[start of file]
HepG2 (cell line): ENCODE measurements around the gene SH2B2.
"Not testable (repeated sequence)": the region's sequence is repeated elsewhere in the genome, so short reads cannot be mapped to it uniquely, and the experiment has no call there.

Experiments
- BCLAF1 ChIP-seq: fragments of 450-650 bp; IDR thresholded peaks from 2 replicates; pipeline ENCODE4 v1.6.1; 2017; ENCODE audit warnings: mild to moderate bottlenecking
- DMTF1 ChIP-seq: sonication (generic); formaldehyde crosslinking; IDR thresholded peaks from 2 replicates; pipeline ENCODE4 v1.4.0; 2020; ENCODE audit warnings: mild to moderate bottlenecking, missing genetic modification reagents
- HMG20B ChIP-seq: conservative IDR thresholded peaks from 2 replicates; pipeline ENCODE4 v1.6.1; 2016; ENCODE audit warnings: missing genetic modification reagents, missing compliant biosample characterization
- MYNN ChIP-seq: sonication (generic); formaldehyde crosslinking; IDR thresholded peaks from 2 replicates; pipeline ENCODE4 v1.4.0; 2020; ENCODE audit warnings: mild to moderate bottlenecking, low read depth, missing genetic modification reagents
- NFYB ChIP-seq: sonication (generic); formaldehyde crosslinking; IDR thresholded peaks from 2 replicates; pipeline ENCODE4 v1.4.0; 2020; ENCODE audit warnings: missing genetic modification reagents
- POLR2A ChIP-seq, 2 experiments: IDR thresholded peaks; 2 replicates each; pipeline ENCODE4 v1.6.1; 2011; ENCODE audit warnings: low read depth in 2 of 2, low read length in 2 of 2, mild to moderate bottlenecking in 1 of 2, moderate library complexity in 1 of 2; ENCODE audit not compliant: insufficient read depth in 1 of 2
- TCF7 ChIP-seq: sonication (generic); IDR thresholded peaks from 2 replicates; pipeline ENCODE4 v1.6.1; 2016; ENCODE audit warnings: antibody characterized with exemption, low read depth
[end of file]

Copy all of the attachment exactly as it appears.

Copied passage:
HepG2 (cell line): ENCODE measurements around the gene SH2B2.
"Not testable (repeated sequence)": the region's sequence is repeated elsewhere in the genome, so short reads cannot be mapped to it uniquely, and the experiment has no call there.

Experiments
- BCLAF1 ChIP-seq: fragments of 450-650 bp; IDR thresholded peaks from 2 replicates; pipeline ENCODE4 v1.6.1; 2017; ENCODE audit warnings: mild to moderate bottlenecking
- DMTF1 ChIP-seq: sonication (generic); formaldehyde crosslinking; IDR thresholded peaks from 2 replicates; pipeline ENCODE4 v1.4.0; 2020; ENCODE audit warnings: mild to moderate bottlenecking, missing genetic modification reagents
- HMG20B ChIP-seq: conservative IDR thresholded peaks from 2 replicates; pipeline ENCODE4 v1.6.1; 2016; ENCODE audit warnings: missing genetic modification reagents, missing compliant biosample characterization
- MYNN ChIP-seq: sonication (generic); formaldehyde crosslinking; IDR thresholded peaks from 2 replicates; pipeline ENCODE4 v1.4.0; 2020; ENCODE audit warnings: mild to moderate bottlenecking, low read depth, missing genetic modification reagents
- NFYB ChIP-seq: sonication (generic); formaldehyde crosslinking; IDR thresholded peaks from 2 replicates; pipeline ENCODE4 v1.4.0; 2020; ENCODE audit warnings: missing genetic modification reagents
- POLR2A ChIP-seq, 2 experiments: IDR thresholded peaks; 2 replicates each; pipeline ENCODE4 v1.6.1; 2011; ENCODE audit warnings: low read depth in 2 of 2, low read length in 2 of 2, mild to moderate bottlenecking in 1 of 2, moderate library complexity in 1 of 2; ENCODE audit not compliant: insufficient read depth in 1 of 2
- TCF7 ChIP-seq: sonication (generic); IDR thresholded peaks from 2 replicates; pipeline ENCODE4 v1.6.1; 2016; ENCODE audit warnings: antibody characterized with exemption, low read depth